Product managers are responsible for delivering game-changing products with strong product-market fit that will ultimately help grow the business. To be successful, every product decision requires buy-in from key stakeholders at the speed of business.
In a recent webinar, Brian Tran, Usertesting’s Director of Product Management, shared creative ways and unique insights into how he leverages the UserTesting platform for product discovery and validation to make informed decisions swiftly and confidently.
We had a great Q&A session with Brian and included some of our favorite questions below. You can also watch the on-demand webinar here. Enjoy!
What’s essential for earlier-stage products versus more mature products?
That’s a great question because the challenges that you face at earlier stages versus later stages are different. With earlier stage products, really what you're trying to find is product-market fit.
It's really the dynamic of where you are as a company during the earlier stage that plays a significant role. If you're a really, really early-stage company where—maybe it's three people—you're just so busy doing other things that you might forget to connect back with the customer. The solution here is to embed quick ways for every member within your company to continue to talk to customers and still keep up with rapid growth.
For later-stage companies, where you've got a mature, revenue-generating product, the challenge is continually being disruptive or self-disruptive before some other early-stage startup or company disrupts you.
For me, the best way to do this is by connecting back to your customers to understand, end-to-end, the other needs your customers might have—even outside the scope of the products you currently have.
What are the biggest challenges to getting everyone on the team to be customer-focused?
The biggest challenge is getting other folks in your organization easy, consistent access to customers. Whether they're a product manager, designer, engineer, marketer, or any other role, people care about the products that they're building.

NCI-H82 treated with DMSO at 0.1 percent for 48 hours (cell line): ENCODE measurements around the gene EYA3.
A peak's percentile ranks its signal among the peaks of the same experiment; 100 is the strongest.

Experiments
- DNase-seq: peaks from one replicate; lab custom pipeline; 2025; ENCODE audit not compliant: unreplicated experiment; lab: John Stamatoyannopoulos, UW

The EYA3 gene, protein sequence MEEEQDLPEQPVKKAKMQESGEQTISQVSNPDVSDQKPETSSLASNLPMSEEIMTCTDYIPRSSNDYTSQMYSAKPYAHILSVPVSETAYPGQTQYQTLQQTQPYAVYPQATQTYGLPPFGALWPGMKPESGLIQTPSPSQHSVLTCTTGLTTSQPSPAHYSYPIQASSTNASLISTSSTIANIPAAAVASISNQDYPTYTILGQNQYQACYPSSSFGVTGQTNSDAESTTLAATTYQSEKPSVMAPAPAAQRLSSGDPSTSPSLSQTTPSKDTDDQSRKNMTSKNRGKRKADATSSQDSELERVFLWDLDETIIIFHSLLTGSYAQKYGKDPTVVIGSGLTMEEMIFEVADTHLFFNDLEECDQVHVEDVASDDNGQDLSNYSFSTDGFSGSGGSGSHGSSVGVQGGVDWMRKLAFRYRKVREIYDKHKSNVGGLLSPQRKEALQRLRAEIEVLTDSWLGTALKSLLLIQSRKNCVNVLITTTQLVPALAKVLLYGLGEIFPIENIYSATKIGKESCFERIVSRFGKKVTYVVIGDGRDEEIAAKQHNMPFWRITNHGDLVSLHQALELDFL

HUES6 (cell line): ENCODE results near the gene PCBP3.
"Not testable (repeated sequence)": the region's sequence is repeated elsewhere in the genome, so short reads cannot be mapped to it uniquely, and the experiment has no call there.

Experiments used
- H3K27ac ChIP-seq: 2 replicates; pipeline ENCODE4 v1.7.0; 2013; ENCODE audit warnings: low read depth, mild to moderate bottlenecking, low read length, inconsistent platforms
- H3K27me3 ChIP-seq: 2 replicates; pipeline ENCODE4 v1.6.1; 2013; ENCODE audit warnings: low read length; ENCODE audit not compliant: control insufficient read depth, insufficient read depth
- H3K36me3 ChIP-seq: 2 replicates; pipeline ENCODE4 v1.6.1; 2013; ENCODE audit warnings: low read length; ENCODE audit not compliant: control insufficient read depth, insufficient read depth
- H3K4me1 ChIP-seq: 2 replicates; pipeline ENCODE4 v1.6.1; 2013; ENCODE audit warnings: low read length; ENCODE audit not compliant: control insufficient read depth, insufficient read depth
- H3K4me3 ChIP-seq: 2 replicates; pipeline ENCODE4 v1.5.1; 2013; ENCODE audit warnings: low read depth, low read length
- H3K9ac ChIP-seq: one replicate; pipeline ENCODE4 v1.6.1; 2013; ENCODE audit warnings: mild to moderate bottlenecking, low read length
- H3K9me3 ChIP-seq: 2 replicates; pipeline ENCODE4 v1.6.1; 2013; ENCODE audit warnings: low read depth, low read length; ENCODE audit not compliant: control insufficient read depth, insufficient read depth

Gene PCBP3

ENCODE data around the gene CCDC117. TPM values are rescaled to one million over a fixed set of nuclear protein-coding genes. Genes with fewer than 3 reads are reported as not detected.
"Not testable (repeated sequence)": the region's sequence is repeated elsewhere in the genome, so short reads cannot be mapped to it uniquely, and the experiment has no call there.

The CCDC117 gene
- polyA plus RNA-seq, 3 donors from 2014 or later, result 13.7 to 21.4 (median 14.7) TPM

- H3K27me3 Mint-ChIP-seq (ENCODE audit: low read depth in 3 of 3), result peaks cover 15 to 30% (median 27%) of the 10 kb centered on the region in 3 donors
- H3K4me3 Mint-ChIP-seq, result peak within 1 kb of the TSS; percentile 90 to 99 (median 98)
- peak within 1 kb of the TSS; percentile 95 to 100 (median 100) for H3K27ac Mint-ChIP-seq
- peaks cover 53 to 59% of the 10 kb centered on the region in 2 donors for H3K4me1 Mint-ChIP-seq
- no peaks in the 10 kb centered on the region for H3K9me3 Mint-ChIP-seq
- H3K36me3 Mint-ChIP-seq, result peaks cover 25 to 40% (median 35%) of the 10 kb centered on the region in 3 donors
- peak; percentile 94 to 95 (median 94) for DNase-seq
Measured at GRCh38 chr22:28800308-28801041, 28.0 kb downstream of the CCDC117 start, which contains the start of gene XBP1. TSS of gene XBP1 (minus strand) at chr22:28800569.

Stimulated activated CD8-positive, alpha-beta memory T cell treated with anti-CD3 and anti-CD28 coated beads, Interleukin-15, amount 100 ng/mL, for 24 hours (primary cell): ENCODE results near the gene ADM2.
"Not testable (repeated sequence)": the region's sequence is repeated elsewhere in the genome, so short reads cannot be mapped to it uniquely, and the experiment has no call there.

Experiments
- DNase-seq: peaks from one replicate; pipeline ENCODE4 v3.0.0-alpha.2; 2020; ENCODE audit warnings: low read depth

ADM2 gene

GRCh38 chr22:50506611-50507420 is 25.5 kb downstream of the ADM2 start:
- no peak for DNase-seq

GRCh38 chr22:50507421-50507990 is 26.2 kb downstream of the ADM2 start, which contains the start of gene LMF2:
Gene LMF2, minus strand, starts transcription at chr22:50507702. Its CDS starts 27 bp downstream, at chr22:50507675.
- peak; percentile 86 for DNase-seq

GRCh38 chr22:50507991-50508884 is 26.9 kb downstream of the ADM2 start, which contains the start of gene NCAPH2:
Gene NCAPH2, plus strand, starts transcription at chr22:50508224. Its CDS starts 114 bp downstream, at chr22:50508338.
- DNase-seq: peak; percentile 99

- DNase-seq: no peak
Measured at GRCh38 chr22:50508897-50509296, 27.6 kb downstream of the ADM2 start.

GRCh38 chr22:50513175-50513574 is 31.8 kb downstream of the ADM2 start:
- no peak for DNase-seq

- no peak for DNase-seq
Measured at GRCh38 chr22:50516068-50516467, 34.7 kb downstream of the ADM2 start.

The sooner you’re able to get your teams immersed in customer feedback the better. By sharing a video of someone struggling when using your product or customer testimony that harps on how painful a certain thing is, you’ll see a change in your team’s demeanor and desire to talk to customers almost immediately.
Was there a process for getting buy-in from stakeholders when bringing on the jobs-to-be-done methodology?
There's definitely a lot of evangelism that comes into that, and you can't necessarily convince everybody all at once. One of the things that we did was identify within our team and our organization the key evangelists who really believe in the jobs-to-be-done framework and want to try it out. Then we have them go and actually try it out, show the results, and explain the benefits from that experiment.
Action is much more important than theory when it comes to implementing a new framework or methodology. Just like how you build a product, iterate and learn the process that works best for your business.
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